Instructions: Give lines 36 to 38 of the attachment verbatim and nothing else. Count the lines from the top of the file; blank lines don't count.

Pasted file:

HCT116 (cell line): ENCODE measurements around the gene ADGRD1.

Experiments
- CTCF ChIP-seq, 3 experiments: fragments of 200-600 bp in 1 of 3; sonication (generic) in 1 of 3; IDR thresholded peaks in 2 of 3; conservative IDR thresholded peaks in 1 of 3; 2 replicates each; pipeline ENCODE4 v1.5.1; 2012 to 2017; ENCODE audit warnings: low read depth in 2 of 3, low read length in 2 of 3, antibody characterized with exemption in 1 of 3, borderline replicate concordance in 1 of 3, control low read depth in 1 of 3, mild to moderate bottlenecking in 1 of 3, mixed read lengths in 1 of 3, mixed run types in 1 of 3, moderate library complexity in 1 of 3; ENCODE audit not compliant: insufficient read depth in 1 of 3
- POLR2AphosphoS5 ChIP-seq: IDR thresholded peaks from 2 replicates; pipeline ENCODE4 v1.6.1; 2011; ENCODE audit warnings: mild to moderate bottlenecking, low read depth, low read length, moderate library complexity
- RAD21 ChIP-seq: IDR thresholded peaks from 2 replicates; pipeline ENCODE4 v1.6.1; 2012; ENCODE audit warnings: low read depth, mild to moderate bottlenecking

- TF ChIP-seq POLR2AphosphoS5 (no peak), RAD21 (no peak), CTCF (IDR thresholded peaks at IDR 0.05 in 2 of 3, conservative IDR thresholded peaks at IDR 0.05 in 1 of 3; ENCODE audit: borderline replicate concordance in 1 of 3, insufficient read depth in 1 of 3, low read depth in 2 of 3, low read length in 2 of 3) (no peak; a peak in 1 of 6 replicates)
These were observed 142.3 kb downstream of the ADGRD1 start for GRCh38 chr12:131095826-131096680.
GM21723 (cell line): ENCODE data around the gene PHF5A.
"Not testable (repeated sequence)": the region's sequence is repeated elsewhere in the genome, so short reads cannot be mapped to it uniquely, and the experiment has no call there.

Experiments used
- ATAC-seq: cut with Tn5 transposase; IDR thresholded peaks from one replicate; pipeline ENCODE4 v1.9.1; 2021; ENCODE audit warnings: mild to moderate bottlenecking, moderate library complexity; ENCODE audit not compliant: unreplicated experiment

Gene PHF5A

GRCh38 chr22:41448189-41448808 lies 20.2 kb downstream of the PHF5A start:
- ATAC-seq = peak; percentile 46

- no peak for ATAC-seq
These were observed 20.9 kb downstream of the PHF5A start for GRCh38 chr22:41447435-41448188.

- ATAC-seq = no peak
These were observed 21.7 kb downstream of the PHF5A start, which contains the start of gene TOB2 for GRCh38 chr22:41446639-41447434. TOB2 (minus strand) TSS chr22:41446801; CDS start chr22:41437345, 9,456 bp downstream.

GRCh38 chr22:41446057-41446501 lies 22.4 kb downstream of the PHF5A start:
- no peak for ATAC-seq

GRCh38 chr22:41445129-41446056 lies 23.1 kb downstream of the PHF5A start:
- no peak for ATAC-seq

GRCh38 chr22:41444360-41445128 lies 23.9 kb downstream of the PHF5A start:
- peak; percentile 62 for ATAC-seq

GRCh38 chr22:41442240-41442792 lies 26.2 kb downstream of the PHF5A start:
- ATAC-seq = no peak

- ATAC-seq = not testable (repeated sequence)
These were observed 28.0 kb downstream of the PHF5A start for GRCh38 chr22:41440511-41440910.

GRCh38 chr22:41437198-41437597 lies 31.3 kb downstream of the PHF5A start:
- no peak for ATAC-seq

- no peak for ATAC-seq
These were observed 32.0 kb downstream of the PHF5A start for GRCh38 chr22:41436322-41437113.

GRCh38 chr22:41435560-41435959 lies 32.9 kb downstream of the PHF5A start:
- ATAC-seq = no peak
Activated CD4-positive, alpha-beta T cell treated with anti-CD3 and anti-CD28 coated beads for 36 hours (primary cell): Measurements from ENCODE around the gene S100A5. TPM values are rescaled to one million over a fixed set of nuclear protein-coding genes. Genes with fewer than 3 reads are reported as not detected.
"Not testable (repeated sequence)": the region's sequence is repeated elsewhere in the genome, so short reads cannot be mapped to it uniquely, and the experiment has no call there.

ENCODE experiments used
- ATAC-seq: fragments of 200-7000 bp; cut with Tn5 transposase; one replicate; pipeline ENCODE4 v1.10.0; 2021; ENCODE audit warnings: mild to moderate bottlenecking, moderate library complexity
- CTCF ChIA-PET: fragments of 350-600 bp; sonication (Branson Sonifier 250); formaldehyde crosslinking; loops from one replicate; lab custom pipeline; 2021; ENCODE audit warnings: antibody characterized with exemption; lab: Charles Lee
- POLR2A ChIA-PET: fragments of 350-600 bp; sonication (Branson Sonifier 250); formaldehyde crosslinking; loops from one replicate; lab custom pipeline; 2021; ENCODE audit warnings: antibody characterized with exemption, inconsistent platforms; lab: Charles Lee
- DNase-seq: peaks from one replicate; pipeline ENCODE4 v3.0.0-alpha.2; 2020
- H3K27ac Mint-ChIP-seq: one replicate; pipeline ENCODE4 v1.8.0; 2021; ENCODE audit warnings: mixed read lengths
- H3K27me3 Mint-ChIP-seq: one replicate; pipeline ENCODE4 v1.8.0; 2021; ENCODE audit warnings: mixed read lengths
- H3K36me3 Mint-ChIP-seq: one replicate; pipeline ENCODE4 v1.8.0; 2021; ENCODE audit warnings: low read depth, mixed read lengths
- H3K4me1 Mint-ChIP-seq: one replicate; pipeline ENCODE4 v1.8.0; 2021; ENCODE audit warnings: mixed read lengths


"Not testable (repeated sequence)": the region's sequence is repeated elsewhere in the genome, so short reads cannot be mapped to it uniquely, and the experiment has no call there.

ENCODE experiments used
- ATAC-seq: fragments of 200-7000 bp; cut with Tn5 transposase; one replicate; pipeline ENCODE4 v1.10.0; 2021; ENCODE audit warnings: mild to moderate bottlenecking, moderate library complexity